Tired of paying your landlord's mortgage? Keeping your eye on mortgage rates? Want to cash in on the tax benefits of homeownership? There are a million reasons why buying a home is a good idea, so we’ve compiled some of the biggest reasons why you should make your home purchase in 2017.
Mortgage rates are moving up but are still historically low.
In the last week of 2016, mortgage rates had climbed for the ninth straight week, averaging 4.32 percent with 0.5 points for a 30-year fixed-rate mortgage, according to Freddie Mac. Experts are predicting the 30-year rate to end 2017 no lower than 4.5 percent and no higher than 5 percent.
While a bump in mortgage rates can decrease home affordability, it’s important to remember that a mortgage rate in the 4 to 5 percent range is still historically low. See our infographic for the cost of a mortgage over time. Spoiler alert: in the 1990’s, the average interest rate was 8.12 percent.
Nevertheless, if you want to buy a home with a low mortgage rate, it would be best to act sooner rather than later.
Renting is still expensive nationwide.
According to Trulia’s most recent rent vs. buy study, buying a home is 37.7 percent cheaper than renting on a national basis for homeowners who put down 20 percent on their home purchase and stay put for seven years. As far as the nation’s 100 largest metros, it’s cheaper to buy in all of them.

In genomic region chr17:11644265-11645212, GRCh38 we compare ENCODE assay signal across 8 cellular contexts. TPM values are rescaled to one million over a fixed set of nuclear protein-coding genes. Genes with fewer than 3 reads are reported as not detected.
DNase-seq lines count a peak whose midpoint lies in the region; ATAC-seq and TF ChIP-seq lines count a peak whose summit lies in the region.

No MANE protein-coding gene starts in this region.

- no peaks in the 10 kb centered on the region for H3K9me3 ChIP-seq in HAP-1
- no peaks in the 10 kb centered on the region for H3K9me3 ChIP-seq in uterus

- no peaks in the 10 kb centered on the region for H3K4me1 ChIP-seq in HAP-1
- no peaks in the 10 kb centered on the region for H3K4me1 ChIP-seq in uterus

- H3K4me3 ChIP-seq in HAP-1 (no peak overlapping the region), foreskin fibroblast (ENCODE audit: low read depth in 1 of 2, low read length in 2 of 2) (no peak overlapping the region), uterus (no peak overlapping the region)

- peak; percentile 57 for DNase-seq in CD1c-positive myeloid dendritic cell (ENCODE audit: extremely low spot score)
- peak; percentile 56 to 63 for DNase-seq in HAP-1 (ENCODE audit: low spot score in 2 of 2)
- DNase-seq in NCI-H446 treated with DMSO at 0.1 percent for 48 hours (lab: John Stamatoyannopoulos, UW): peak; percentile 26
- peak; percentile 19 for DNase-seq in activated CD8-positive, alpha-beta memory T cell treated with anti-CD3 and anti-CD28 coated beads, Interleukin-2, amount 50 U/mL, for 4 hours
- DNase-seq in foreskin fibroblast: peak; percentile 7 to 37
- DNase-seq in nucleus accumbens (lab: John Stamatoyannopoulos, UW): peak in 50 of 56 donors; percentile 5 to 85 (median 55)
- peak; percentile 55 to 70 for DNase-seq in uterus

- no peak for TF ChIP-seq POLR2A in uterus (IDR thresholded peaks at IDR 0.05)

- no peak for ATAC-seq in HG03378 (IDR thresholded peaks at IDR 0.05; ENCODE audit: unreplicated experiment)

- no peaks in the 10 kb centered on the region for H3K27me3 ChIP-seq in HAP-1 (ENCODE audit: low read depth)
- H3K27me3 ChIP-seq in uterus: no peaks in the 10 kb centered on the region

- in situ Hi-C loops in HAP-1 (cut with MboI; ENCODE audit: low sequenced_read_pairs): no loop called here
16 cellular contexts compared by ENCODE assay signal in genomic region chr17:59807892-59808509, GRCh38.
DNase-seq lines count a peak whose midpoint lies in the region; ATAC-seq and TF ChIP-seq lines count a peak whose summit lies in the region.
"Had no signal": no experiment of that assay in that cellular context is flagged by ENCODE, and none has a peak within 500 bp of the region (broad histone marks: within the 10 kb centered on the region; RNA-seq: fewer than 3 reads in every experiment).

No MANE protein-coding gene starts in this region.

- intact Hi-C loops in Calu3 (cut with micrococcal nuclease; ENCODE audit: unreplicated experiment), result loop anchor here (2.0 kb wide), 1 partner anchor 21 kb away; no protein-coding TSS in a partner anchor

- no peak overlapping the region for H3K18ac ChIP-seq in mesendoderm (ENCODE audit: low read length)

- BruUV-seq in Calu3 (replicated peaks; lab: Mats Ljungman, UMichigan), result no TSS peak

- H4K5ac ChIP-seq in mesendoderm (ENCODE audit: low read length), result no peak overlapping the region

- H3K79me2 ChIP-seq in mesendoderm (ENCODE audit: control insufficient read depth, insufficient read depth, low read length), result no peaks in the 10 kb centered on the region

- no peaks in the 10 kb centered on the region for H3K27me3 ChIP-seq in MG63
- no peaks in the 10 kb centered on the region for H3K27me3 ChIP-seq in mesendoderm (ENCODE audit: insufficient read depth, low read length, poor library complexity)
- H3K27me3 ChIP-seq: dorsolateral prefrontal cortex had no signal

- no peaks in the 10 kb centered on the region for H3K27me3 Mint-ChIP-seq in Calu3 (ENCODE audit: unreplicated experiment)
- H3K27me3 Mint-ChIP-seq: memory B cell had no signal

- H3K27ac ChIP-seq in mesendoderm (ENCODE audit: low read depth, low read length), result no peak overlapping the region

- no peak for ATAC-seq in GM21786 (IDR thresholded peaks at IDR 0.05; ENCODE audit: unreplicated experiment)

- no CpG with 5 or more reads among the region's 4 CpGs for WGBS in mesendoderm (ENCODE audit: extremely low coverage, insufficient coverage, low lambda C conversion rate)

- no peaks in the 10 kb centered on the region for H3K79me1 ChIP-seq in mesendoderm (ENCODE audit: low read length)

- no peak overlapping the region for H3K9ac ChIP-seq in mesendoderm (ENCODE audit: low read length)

Even with rising mortgage rates, Trulia says that rates would need to double, possibly even triple, to make renting the better financial choice over buying a home.
The economy is improving.
The Fed moved to raise their benchmark interest rate in December after recognizing the progress the economy had made toward their objectives of “maximum employment and price stability,” according to Fed Chairwoman Janet Yellen. While consumer confidence reached a 15-year high with considerable strength in the future expectations component, Yellen said the Federal Reserve expects “the economy to continue to perform well.”
Low down payment options have never been better.
No, you still don’t need a 20 percent down payment to buy a home. In fact, some of the lowest down payment programs like FHA and USDA Rural Development have made their programs even more affordable over the past couple years by reducing private mortgage insurance rates. See here for a list of loan programs that allow you to purchase with less than 20 percent down.
Home price appreciation is expected to slow.
Home prices rebounded astoundingly in 2016, posting a 6 percent year-over-year gain in the third quarter, according to the Federal Housing Finance Agency (FHFA) House Price Index. While prices are still expected to rise in 2017, the National Association of Realtors expects home prices to slow to a 3.9 percent growth rate.
With mortgage rates rising, a slow down in price appreciation would be beneficial to your home affordability.
For more information about what it takes to purchase your first home, download our free Mortgage 101 Handbook.